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I had a very pleasant surprise yesterday when I found out that I was listed by Arabian Business as one of their 100 most powerful Arab women. Admittedly I wasn’t very high up the list — my friend Zaha is at no 4 while I am at no 46. Still, it is top 50! They didn’t have a picture of me so I thought I would post one from way back when I was important enough to grace the cover of a magazine in Kuwait (probably because of my young face; it was when I worked for Sotheby’s and was touring the region trying to promote them…). Now, I don’t really believe in lists, nor awards for that matter — Stephen Frears once explained to me that being short-listed was more important than receiving an award which was often a political decision while being short-listed is based on merit. Anyhow, there is no denying the fact that I was thrilled to be included. Not sure who I have to thank for this but whoever it is, thank you. I am honoured!



Just back from a wonderful trip to Iran where I had been in April, also once many years ago during the time of the Shah when I worked for Sotheby’s who then had an office there. While walking through the Tajrish bazaar last April, I was struck by the abundance of seasonal produce, some of which I was seeing for the first time. This time I went up to Rasht in Gilan province where they have a fabulous, bustling bazaar with an amazing live poultry section where you can buy your chickens, roosters and/or ducks live to take home and fatten up or you can have them killed and plucked there there and then before taking them home to cook. In the clip above, you can see how meticulous the lady is about choosing her chickens. She reminded me of the Chinese housekeeper of a friend who lived in Singapore. When I went to the market with her, I watched her turn over each and every vegetable and fruit before buying it to make sure it was perfect. But whereas the Chinese housekeeper was vociferous in how she made her choice, I could hardly hear what the Iranian lady was saying. They have a wonderful gentle culture in Iran and almost everyone speaks in whispers. My kind of place!

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Long ago, when I was doing the Sotheby’s works of arts course, I wanted to be a photographer, really more than an art expert. So, I got myself a beautiful Nikon, a couple of lenses, a tripod, a remote control shutter clicker or whatever that thing is called, a beautiful canvas bag to carry my gear and I started taking photographs. Lots of them.

My role model was Edward Weston. I loved  his strange close-ups of vegetables that didn’t look like vegetables, although I was not interested in photographing food in those days. I loved eating but not cooking. I didn’t want to be domesticated and I wouldn’t cook for my poor lover of the time who had to eat cheese and toast most evenings — he didn’t seem to mind.

In any case, we had this lovely property in the south of France, near a river where there were beautiful rock formations; and every day, I would go out with my camera to take close-ups of rocks, earth, tree trunks, whatever looked beautiful and likely to end up looking not like it was in close-up. But I quickly realised that I was no Edward Weston and even when I took photographs that were good, I would find a photographer had done them before. So, I put away my camera, using it only for my course work and concentrated on learning about art.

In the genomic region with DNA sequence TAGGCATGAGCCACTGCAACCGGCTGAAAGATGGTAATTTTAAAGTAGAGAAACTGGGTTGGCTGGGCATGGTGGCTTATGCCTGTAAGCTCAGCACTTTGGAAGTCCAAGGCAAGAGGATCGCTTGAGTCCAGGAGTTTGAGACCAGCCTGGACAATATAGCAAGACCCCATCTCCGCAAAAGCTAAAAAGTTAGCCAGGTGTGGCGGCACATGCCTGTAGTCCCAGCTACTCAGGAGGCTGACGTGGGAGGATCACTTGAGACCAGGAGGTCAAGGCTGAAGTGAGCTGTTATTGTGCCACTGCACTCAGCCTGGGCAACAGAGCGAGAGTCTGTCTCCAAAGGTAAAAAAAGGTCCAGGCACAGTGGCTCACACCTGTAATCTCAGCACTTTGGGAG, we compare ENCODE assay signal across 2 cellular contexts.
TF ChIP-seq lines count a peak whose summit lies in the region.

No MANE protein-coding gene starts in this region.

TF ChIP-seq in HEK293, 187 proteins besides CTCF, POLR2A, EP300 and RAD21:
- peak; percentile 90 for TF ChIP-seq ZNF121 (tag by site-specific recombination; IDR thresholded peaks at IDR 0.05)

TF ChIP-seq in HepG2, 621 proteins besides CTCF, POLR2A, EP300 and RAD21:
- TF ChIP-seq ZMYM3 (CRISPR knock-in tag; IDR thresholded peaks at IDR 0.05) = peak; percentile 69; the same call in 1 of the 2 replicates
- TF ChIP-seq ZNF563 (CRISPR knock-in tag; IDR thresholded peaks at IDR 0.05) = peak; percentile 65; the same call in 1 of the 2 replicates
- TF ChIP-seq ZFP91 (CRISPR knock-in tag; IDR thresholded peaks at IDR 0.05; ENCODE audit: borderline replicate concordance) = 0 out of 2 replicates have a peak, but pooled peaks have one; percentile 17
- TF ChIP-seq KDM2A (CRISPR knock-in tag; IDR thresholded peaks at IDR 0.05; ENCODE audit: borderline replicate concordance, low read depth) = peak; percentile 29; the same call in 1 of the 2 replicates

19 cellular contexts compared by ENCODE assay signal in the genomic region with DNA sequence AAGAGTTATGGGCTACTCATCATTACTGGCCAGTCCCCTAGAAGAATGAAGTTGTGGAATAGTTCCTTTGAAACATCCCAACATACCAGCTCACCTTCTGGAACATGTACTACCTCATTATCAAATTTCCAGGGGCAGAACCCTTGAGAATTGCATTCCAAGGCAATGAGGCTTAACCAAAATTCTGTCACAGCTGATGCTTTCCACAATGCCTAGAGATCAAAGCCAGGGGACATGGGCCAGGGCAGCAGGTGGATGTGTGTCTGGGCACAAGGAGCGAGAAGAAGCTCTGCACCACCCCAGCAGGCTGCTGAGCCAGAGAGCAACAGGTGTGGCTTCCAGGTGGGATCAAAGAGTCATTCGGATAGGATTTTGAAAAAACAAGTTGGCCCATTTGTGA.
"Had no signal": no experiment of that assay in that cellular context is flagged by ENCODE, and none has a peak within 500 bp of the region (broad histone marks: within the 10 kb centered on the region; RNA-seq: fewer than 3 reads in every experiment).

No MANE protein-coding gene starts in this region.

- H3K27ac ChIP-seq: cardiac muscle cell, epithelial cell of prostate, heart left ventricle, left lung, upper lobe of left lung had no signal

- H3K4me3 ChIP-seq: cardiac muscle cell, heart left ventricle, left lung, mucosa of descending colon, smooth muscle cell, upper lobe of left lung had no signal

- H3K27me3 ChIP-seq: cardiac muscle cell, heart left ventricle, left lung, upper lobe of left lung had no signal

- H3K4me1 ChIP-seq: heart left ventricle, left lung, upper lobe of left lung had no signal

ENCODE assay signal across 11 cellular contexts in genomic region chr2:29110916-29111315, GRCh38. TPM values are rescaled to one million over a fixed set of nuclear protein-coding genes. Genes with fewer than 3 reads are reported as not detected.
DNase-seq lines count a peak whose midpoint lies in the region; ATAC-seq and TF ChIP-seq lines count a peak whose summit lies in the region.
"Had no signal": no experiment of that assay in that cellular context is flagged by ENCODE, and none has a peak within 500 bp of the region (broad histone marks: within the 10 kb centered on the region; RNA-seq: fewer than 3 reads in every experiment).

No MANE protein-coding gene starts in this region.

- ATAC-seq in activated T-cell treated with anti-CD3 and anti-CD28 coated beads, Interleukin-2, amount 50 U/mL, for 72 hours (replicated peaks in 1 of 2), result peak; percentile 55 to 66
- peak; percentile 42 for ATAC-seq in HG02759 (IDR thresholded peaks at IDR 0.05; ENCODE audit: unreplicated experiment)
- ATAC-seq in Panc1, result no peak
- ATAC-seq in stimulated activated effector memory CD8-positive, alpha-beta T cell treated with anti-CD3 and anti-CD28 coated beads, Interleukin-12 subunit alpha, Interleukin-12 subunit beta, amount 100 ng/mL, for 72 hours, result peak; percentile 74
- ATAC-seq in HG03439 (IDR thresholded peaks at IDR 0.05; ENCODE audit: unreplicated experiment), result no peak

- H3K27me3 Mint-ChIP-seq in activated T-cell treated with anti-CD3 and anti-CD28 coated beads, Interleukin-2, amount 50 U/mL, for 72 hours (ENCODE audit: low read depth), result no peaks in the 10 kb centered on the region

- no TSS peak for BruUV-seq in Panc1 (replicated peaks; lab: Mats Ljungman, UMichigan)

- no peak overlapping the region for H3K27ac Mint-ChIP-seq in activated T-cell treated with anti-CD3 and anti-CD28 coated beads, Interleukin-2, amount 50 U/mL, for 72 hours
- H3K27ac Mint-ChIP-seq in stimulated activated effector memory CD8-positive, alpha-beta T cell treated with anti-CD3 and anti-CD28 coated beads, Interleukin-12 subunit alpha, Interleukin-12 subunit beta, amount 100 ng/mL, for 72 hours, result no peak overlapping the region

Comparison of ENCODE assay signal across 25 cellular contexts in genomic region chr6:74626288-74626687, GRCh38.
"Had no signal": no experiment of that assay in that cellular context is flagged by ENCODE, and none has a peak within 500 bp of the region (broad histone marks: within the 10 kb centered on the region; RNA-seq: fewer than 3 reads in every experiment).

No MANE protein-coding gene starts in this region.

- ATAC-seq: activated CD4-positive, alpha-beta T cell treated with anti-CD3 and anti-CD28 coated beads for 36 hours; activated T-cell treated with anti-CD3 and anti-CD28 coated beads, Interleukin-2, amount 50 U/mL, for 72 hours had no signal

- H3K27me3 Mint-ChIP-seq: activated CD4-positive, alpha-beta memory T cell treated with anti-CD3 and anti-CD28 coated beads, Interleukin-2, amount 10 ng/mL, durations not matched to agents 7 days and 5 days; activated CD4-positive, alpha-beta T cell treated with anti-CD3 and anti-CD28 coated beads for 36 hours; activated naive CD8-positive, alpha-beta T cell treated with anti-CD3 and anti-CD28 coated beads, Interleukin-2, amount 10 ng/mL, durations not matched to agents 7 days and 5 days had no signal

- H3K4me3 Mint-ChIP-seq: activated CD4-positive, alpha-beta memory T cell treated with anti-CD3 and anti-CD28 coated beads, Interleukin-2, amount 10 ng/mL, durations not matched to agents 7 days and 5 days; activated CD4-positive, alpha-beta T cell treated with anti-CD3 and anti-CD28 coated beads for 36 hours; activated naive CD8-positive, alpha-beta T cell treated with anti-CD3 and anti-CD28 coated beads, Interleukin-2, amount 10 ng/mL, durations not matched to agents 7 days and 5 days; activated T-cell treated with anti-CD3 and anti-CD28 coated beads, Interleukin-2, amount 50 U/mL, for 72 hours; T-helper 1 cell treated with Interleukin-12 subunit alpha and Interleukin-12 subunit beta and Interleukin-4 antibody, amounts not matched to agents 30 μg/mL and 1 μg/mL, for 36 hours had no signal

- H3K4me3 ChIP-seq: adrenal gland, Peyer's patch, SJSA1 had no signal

Recently, I got a new camera. A friend set it for me with a special close-up setting and I started taking close-ups again, this time of food. One day, as I walked down the souk in Aleppo, I saw this lone testicle sitting on a butcher’s block. The butcher was very amused with my photographing it again and again. He didn’t know that I was once quoted as saying: “I love brains and testicles” (in the context of talking about offal of course) with some journalist picking up the quote, saying I was a girl after his heart. Anyway, I was skyping with a friend tonight, and as we were discussing sex and middle aged lesbians, she reminded me of the quote, and I remembered my picture of the lone testicle.

So, I thought I would do a blog and post my photograph and one of Weston’s of a pepper. I like my picture, especially that little fleck of parsley and the slit on the skin but sadly, I am still not likely to produce any shots like Weston’s! Nor will I ever. Still, I am having fun with my new camera and its new close-up setting.


©Edward Weston — Pepper, 1930

How to cook testicles:

The testicle in my picture belongs to a lamb and it hasn’t been peeled yet. Normally the butcher would do that and the nick you see at the top is where he must have started making the incision before he got distracted. It would have run along the length of the testicle for him to peel off the skin easily to reveal creamy flesh with no trace of blood. He will then cut it into slices along the length or into wedges. I prefer slices because the thickness is more or less the same all over and I can control the  cooking. You don’t need to do much to testicles. Some people recommend blanching them like sweetbreads or brains before frying them, but no one does that in Lebanon. I just dredge the pieces in seasoned flour, shake the excess off and then fry them in butter for one minute on each side. Be careful not to overcook them or they will go rubbery. I always squeeze a little lemon at the very end. Et voilà, just as good as brains or sweetbreads. Perhaps even better.